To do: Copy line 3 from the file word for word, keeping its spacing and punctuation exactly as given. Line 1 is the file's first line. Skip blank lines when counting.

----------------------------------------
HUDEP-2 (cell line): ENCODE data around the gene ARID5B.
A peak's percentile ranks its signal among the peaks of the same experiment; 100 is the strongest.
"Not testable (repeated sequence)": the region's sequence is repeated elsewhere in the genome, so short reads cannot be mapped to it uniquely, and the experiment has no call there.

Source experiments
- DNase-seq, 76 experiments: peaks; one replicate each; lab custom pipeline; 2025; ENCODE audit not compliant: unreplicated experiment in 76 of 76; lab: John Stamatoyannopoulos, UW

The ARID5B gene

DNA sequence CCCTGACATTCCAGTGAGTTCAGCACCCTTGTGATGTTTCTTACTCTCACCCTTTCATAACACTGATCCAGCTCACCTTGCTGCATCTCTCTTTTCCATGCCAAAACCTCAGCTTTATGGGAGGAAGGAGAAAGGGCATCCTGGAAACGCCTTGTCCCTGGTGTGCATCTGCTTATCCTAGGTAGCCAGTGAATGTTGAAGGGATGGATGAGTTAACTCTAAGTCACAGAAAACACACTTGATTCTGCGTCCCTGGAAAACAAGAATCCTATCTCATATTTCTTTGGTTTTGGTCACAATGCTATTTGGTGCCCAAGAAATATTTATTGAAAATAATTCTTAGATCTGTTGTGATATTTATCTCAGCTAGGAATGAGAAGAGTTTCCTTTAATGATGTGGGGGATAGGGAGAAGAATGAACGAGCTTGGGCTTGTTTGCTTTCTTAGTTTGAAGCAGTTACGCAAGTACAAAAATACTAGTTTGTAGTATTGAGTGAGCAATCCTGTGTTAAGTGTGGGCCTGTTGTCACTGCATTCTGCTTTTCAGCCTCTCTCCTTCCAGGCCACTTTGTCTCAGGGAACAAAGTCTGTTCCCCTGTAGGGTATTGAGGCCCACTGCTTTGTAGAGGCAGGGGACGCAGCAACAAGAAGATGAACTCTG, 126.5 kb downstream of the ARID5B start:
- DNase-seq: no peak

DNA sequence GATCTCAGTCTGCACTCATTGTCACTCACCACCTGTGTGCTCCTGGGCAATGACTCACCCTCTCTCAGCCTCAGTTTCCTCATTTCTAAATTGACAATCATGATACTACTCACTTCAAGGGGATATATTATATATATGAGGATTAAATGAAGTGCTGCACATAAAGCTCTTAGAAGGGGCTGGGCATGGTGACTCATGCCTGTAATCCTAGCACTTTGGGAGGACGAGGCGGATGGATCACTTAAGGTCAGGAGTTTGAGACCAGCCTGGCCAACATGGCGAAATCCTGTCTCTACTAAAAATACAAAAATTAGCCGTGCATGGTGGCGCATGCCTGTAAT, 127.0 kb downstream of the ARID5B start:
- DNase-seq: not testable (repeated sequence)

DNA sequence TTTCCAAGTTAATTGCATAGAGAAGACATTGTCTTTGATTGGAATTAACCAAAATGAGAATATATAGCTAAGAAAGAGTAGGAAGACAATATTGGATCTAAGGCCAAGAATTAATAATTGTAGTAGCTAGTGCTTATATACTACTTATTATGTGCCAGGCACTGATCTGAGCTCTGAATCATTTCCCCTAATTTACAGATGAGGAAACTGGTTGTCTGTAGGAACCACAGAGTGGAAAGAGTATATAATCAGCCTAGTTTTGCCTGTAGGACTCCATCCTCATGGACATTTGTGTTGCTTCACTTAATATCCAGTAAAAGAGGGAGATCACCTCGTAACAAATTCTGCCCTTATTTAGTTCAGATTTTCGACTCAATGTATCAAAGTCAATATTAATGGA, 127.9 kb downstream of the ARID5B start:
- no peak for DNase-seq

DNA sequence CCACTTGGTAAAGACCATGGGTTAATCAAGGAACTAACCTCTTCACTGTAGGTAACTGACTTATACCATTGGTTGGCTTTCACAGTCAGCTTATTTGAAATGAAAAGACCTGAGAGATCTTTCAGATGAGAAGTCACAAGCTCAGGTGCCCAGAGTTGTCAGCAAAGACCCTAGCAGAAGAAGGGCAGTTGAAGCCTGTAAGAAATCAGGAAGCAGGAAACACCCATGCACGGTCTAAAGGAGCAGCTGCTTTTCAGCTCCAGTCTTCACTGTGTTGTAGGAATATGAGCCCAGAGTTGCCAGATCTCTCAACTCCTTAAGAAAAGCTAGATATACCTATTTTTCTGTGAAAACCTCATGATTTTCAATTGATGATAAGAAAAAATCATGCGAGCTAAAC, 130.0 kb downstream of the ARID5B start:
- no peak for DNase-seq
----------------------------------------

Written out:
"Not testable (repeated sequence)": the region's sequence is repeated elsewhere in the genome, so short reads cannot be mapped to it uniquely, and the experiment has no call there.